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EPA transparency: And lack thereof

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Contact Colin McNickle (412-320-7836 or cmcnickle@tribweb.com).

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Saturday, Aug. 24, 2013, 9:00 p.m.
 

Lisa Jackson's “lawyering up” is a sign that the House Oversight & Government Reform Committee isn't letting up as it investigates her use of secret and private email addresses for official EPA business. And all Americans who value government transparency and accountability should be glad that it isn't.

The former EPA administrator secured counsel in the wake of a federal judge saying the agency “may have intentionally skirted the Freedom of Information Act (FOIA)” regarding email usage, The Washington Free Beacon reports. The hiring also came “shortly after” her use of her home email account for EPA business came to light — a revelation that expands the scope of her apparent disregard for transparency.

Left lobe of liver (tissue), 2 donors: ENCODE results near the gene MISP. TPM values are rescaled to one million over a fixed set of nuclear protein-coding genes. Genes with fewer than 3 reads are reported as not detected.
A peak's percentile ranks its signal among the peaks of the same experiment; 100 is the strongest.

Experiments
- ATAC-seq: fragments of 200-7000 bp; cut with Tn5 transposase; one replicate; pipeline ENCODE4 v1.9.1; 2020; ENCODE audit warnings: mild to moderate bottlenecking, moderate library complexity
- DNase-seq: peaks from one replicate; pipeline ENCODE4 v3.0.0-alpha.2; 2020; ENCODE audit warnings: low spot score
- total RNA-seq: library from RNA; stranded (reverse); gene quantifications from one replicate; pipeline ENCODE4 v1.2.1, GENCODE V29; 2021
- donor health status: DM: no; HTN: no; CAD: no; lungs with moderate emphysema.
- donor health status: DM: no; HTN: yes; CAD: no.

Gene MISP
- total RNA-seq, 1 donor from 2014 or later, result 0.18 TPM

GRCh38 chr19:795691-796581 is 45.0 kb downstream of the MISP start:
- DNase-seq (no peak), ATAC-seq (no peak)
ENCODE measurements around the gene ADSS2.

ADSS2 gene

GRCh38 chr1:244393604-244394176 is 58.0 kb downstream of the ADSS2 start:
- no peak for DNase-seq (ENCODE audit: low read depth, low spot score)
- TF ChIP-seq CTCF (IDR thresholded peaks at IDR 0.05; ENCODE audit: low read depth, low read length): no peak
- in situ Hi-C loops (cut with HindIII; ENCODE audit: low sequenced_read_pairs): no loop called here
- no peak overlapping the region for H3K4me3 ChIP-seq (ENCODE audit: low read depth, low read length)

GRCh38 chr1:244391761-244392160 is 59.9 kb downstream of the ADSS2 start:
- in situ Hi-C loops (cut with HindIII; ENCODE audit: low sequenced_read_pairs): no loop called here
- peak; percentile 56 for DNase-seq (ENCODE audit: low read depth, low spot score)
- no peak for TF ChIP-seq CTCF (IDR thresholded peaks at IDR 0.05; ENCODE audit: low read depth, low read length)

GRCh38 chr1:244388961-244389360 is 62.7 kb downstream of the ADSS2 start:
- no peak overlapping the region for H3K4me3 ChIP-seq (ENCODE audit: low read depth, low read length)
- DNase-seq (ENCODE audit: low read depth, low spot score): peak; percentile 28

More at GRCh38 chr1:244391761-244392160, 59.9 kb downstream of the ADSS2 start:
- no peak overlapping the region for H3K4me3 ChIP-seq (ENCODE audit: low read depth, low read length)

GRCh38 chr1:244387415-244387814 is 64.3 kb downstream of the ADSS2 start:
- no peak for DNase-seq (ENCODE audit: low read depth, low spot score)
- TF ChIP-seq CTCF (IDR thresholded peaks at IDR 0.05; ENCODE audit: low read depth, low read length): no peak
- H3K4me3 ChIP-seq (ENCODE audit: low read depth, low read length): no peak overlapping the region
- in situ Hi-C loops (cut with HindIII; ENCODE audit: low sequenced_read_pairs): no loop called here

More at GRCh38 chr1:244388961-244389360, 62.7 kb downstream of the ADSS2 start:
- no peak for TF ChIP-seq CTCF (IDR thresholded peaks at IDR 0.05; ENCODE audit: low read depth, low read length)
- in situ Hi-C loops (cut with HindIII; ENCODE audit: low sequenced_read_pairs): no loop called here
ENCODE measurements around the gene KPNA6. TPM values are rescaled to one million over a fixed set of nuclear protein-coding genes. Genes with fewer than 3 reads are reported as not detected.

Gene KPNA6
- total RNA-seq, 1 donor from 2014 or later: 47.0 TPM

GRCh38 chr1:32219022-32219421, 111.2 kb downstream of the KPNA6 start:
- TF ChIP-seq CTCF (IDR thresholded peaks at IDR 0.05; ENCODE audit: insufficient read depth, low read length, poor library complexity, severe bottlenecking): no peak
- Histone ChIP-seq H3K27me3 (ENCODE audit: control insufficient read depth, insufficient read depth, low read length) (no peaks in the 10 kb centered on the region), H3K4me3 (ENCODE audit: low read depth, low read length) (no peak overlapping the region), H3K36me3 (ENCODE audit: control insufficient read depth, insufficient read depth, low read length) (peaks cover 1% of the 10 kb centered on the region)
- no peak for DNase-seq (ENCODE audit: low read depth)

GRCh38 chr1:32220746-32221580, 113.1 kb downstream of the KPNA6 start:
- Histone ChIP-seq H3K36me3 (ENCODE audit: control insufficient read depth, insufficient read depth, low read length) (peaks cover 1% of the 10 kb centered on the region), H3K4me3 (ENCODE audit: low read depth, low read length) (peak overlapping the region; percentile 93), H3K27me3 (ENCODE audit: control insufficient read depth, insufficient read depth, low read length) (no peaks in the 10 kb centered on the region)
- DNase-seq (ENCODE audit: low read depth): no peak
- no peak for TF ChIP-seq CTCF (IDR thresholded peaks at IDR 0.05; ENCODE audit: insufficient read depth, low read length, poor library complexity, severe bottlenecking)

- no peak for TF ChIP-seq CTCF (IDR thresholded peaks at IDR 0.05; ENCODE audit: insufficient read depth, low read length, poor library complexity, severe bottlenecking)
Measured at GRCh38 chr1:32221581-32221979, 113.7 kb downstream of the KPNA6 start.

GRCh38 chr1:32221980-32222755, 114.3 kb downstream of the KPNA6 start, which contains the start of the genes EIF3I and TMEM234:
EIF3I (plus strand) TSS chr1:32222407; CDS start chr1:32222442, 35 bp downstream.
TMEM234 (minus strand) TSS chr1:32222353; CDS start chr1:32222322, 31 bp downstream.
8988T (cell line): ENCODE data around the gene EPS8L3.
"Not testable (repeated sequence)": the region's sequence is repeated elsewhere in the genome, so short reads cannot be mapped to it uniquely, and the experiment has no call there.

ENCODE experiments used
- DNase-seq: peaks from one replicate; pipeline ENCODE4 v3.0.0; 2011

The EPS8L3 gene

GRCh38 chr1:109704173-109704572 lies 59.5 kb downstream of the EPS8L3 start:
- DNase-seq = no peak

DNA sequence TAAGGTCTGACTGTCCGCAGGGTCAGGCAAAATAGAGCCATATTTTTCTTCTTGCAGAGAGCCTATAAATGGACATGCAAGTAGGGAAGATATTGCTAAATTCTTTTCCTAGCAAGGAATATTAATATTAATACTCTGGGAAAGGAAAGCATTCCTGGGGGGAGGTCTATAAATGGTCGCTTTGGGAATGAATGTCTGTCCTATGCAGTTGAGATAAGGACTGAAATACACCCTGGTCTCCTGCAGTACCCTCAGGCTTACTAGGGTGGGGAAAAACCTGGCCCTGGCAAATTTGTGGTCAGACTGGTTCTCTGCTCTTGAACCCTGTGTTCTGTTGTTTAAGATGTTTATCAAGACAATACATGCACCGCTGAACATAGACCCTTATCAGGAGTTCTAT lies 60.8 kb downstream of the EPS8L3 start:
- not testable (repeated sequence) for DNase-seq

When Ms. Jackson resigned as EPA chief in December, the committee already was investigating her use of EPA email. The probe was prompted by the Competitive Enterprise Institute's Chris Horner discovering that she had used a secret EPA email address under the alias “Richard Windsor.” Further FOIA disclosures showed others at the EPA had engaged in similar email abuses — a practice that the EPA defended as common because incoming emails flood high-level officials' public inboxes.

When officials' email convenience trumps transparency, they're more likely to negate accountability by hiding the public's business from the public. That's why the House Oversight investigation of Jackson continues — as it should.

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